That is the main topic of my latest Bloomberg column. Here is one bit:
Even if the attendees are wearing masks at the beginning, the masks come off once they start wining and dining — and they usually don’t go back on. Isn’t this a sign that mask-wearing is no longer so essential? At the very least, it sends a mixed message: If you want to be comfortable eating and drinking with your peers, it’s OK to take off your mask — but it’s not OK if you want to be comfortable serving food, carrying heavy trays and describing the dessert menu…
By now everyone must realize just how selective the enforcement of mask rules can be. If those same employees are drinking or eating together in the back room, their masks are off and everyone is fine with that. All of a sudden, the possibility of spreading a Covid infection is not such a big deal.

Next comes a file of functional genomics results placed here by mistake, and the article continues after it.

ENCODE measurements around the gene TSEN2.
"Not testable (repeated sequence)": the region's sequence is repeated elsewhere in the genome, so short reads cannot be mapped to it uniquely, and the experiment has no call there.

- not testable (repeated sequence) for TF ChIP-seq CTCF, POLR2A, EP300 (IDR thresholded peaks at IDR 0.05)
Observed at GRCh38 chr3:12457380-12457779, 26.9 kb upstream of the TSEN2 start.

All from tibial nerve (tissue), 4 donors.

Many public health intellectuals and pundits may be uncomfortable with mask apartheid. But they have so strongly promoted the mask-wearing norm it is hard for them to object. They could argue that the elite guests should be required to wear their masks before and after the food and drinks are served, or even between bites, but at this point such a recommendation would be ignored.
If you read the whole piece, some of my readers will notice I am actually presenting one of the versions of Sen’s Paretian Liberal Paradox.